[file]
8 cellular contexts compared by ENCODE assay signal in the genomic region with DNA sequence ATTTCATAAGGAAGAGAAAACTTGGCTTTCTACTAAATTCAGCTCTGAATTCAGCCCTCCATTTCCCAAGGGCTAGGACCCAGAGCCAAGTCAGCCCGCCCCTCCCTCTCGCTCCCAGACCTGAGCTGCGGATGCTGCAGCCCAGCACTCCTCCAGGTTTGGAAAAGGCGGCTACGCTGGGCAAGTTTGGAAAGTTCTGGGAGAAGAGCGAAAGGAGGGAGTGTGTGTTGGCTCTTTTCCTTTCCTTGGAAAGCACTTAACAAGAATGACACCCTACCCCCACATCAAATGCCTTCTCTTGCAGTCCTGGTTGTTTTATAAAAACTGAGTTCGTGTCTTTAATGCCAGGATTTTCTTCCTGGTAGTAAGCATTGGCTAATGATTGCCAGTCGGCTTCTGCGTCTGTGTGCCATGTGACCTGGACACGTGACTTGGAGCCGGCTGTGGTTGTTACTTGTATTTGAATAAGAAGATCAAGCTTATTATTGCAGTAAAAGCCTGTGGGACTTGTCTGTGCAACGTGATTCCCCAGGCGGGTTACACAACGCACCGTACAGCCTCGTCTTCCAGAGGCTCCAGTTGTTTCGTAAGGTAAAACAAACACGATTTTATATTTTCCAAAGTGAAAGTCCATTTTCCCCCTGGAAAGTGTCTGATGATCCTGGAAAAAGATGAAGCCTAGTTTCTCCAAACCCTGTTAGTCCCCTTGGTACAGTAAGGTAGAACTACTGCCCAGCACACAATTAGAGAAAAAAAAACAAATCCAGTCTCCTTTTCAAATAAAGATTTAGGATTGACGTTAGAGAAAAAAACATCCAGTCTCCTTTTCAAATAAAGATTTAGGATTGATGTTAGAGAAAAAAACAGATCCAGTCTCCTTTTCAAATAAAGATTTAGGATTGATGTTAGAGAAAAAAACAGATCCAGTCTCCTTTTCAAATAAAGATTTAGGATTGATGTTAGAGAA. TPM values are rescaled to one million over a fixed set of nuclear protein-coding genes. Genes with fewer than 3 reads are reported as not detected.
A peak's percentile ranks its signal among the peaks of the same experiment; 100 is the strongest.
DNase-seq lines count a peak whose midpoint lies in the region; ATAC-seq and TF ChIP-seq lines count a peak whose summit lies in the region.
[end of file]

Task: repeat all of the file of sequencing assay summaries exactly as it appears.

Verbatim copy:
8 cellular contexts compared by ENCODE assay signal in the genomic region with DNA sequence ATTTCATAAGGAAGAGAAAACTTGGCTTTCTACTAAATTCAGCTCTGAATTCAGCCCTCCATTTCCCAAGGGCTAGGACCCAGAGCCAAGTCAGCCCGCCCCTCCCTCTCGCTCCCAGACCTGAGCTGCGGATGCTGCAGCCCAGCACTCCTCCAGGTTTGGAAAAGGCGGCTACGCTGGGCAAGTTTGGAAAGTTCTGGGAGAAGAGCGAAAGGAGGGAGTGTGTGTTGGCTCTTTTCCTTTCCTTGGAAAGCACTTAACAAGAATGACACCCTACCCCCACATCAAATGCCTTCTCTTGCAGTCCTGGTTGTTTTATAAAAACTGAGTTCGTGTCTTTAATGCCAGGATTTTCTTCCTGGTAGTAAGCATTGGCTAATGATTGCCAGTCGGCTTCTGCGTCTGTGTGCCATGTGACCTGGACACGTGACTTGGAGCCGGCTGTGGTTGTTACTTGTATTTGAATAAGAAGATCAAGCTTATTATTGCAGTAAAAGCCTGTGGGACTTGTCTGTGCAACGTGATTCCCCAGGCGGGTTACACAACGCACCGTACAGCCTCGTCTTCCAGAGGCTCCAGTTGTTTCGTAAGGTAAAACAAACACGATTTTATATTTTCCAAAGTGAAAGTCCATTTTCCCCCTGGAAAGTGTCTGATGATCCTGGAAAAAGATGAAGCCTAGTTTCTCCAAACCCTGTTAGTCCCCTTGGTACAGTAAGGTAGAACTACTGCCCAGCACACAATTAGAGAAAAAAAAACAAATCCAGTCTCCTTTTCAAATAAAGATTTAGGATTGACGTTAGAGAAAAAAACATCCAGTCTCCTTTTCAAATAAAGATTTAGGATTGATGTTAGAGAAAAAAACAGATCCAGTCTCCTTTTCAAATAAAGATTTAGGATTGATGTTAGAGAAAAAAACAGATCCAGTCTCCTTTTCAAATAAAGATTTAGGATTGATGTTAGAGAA. TPM values are rescaled to one million over a fixed set of nuclear protein-coding genes. Genes with fewer than 3 reads are reported as not detected.
A peak's percentile ranks its signal among the peaks of the same experiment; 100 is the strongest.
DNase-seq lines count a peak whose midpoint lies in the region; ATAC-seq and TF ChIP-seq lines count a peak whose summit lies in the region.